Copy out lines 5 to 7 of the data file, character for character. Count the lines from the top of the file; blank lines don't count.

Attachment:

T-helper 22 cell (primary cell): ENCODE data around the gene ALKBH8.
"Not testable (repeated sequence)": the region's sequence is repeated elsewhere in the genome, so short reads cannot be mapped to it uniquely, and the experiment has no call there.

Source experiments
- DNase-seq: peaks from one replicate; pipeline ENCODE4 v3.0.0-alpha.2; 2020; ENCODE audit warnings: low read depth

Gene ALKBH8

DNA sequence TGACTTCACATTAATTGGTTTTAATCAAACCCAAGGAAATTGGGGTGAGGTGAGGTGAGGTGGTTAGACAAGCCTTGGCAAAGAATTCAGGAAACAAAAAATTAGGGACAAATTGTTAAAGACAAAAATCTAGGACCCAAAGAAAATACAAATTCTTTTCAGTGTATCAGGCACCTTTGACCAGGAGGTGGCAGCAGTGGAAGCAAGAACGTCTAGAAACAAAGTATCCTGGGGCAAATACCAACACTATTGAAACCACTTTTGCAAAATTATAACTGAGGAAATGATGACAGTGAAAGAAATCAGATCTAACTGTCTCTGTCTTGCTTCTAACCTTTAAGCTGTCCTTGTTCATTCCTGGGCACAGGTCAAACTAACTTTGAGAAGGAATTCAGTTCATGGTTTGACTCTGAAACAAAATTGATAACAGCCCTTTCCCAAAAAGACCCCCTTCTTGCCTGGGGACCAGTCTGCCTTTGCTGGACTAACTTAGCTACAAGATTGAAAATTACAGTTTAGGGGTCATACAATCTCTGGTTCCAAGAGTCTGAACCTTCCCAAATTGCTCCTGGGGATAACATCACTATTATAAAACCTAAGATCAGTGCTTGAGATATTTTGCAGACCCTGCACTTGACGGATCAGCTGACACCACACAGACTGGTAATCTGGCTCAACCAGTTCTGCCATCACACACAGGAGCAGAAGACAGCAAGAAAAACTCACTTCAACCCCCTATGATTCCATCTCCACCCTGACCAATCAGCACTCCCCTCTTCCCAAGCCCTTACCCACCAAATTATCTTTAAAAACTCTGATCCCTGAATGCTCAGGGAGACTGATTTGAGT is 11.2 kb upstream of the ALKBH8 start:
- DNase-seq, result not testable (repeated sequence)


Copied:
Gene ALKBH8

DNA sequence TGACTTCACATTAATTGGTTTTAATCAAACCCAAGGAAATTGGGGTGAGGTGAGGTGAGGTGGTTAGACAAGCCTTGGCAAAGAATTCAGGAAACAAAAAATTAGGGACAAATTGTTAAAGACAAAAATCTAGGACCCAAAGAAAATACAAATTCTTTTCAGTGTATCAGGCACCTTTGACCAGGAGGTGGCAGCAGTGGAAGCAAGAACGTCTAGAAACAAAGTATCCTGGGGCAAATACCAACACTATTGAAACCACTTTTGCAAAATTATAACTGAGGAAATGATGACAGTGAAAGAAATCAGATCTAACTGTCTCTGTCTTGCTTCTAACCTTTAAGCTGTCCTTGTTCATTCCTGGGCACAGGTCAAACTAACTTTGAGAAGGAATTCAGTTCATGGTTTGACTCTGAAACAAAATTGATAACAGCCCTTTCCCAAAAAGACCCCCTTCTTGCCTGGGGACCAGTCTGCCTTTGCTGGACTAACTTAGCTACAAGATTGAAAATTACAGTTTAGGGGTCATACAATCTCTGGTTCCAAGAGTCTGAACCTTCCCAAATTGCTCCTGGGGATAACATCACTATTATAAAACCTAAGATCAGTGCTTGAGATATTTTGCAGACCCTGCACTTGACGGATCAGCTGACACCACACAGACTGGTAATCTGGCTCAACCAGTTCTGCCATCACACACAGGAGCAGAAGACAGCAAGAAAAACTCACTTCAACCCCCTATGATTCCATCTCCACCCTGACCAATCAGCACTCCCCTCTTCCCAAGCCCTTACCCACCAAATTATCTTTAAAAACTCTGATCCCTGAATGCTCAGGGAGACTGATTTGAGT is 11.2 kb upstream of the ALKBH8 start:
- DNase-seq, result not testable (repeated sequence)